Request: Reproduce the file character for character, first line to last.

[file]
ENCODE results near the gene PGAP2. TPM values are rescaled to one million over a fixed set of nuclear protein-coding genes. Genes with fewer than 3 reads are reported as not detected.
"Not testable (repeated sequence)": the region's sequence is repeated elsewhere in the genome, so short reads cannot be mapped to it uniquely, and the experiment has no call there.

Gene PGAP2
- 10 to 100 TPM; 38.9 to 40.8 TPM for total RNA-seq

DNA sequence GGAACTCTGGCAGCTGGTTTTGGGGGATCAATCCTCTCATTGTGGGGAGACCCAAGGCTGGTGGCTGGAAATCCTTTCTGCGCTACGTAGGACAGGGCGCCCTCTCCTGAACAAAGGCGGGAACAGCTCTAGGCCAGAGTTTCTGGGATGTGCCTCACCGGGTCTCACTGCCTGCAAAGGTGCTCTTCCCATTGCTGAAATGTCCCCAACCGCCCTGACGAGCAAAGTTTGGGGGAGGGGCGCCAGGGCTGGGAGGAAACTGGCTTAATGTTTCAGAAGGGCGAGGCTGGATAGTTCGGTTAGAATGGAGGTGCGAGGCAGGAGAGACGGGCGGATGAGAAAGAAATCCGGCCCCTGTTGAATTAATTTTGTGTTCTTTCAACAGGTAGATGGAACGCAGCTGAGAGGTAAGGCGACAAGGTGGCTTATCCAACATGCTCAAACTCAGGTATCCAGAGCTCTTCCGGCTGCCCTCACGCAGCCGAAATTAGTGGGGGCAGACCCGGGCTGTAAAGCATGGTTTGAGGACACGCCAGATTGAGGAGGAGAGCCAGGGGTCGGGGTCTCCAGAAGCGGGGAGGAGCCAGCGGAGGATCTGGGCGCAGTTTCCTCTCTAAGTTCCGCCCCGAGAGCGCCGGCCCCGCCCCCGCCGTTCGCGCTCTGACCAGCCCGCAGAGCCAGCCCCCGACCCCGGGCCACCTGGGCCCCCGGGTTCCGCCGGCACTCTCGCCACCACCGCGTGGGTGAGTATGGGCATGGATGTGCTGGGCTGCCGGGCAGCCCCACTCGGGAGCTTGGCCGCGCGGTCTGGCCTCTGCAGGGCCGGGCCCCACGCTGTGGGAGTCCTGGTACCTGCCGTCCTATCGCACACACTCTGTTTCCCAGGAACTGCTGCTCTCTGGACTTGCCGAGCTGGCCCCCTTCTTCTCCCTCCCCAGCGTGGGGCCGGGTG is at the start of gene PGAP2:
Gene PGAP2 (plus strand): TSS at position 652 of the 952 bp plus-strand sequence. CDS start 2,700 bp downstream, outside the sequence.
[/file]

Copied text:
ENCODE results near the gene PGAP2. TPM values are rescaled to one million over a fixed set of nuclear protein-coding genes. Genes with fewer than 3 reads are reported as not detected.
"Not testable (repeated sequence)": the region's sequence is repeated elsewhere in the genome, so short reads cannot be mapped to it uniquely, and the experiment has no call there.

Gene PGAP2
- 10 to 100 TPM; 38.9 to 40.8 TPM for total RNA-seq

DNA sequence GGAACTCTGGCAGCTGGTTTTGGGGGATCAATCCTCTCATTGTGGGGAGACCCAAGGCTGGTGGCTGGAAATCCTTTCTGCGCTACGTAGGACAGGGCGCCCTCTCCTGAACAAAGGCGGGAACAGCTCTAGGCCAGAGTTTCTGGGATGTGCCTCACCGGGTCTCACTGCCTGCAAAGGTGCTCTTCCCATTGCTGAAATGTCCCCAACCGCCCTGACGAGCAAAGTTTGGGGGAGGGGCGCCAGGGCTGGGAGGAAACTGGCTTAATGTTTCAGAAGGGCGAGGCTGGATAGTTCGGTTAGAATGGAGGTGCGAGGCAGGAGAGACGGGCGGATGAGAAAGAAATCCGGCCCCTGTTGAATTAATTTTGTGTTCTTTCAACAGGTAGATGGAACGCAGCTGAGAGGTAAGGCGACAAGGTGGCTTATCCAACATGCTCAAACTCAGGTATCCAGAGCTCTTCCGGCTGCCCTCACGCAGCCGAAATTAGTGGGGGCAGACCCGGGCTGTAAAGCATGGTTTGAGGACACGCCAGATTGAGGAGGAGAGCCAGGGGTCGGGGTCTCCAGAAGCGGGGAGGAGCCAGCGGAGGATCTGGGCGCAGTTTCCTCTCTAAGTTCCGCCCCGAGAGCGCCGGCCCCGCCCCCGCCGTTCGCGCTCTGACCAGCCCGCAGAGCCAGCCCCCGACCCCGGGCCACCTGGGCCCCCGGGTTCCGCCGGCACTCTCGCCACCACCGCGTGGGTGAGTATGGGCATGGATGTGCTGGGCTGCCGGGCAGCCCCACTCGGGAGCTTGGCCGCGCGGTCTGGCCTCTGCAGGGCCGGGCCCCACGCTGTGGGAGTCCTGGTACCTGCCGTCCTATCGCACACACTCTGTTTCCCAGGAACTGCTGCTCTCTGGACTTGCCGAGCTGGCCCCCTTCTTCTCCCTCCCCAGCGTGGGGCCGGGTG is at the start of gene PGAP2:
Gene PGAP2 (plus strand): TSS at position 652 of the 952 bp plus-strand sequence. CDS start 2,700 bp downstream, outside the sequence.